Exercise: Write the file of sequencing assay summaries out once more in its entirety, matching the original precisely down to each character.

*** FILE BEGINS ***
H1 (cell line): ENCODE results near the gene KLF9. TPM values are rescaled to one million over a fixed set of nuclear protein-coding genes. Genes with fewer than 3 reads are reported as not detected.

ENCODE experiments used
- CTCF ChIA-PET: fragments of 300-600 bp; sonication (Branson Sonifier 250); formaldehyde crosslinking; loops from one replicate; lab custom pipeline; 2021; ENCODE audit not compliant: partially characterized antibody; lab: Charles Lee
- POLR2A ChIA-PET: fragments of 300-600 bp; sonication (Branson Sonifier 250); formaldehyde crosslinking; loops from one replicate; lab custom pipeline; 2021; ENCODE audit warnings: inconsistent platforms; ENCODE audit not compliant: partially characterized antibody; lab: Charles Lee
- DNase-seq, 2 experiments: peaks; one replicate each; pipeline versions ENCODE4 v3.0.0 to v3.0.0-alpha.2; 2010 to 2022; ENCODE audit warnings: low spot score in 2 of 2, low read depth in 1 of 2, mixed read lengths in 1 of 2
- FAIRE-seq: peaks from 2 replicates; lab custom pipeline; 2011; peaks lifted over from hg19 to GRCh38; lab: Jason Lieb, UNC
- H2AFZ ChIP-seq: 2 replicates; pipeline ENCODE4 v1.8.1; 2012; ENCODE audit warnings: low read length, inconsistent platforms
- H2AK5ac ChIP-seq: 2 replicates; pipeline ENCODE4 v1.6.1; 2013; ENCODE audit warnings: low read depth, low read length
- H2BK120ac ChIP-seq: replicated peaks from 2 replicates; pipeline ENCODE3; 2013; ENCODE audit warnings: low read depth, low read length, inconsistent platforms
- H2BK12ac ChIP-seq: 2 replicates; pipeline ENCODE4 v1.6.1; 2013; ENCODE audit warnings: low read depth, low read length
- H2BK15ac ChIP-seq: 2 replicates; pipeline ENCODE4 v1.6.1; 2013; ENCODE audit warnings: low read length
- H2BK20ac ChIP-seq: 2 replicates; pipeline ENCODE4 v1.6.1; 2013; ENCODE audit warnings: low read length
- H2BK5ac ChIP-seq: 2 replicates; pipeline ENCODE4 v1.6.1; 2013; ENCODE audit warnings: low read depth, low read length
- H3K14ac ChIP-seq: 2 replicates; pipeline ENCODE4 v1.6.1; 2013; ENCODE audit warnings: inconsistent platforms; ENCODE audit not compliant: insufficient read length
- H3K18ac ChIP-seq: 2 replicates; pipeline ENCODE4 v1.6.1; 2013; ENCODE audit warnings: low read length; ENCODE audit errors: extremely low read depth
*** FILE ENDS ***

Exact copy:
H1 (cell line): ENCODE results near the gene KLF9. TPM values are rescaled to one million over a fixed set of nuclear protein-coding genes. Genes with fewer than 3 reads are reported as not detected.

ENCODE experiments used
- CTCF ChIA-PET: fragments of 300-600 bp; sonication (Branson Sonifier 250); formaldehyde crosslinking; loops from one replicate; lab custom pipeline; 2021; ENCODE audit not compliant: partially characterized antibody; lab: Charles Lee
- POLR2A ChIA-PET: fragments of 300-600 bp; sonication (Branson Sonifier 250); formaldehyde crosslinking; loops from one replicate; lab custom pipeline; 2021; ENCODE audit warnings: inconsistent platforms; ENCODE audit not compliant: partially characterized antibody; lab: Charles Lee
- DNase-seq, 2 experiments: peaks; one replicate each; pipeline versions ENCODE4 v3.0.0 to v3.0.0-alpha.2; 2010 to 2022; ENCODE audit warnings: low spot score in 2 of 2, low read depth in 1 of 2, mixed read lengths in 1 of 2
- FAIRE-seq: peaks from 2 replicates; lab custom pipeline; 2011; peaks lifted over from hg19 to GRCh38; lab: Jason Lieb, UNC
- H2AFZ ChIP-seq: 2 replicates; pipeline ENCODE4 v1.8.1; 2012; ENCODE audit warnings: low read length, inconsistent platforms
- H2AK5ac ChIP-seq: 2 replicates; pipeline ENCODE4 v1.6.1; 2013; ENCODE audit warnings: low read depth, low read length
- H2BK120ac ChIP-seq: replicated peaks from 2 replicates; pipeline ENCODE3; 2013; ENCODE audit warnings: low read depth, low read length, inconsistent platforms
- H2BK12ac ChIP-seq: 2 replicates; pipeline ENCODE4 v1.6.1; 2013; ENCODE audit warnings: low read depth, low read length
- H2BK15ac ChIP-seq: 2 replicates; pipeline ENCODE4 v1.6.1; 2013; ENCODE audit warnings: low read length
- H2BK20ac ChIP-seq: 2 replicates; pipeline ENCODE4 v1.6.1; 2013; ENCODE audit warnings: low read length
- H2BK5ac ChIP-seq: 2 replicates; pipeline ENCODE4 v1.6.1; 2013; ENCODE audit warnings: low read depth, low read length
- H3K14ac ChIP-seq: 2 replicates; pipeline ENCODE4 v1.6.1; 2013; ENCODE audit warnings: inconsistent platforms; ENCODE audit not compliant: insufficient read length
- H3K18ac ChIP-seq: 2 replicates; pipeline ENCODE4 v1.6.1; 2013; ENCODE audit warnings: low read length; ENCODE audit errors: extremely low read depth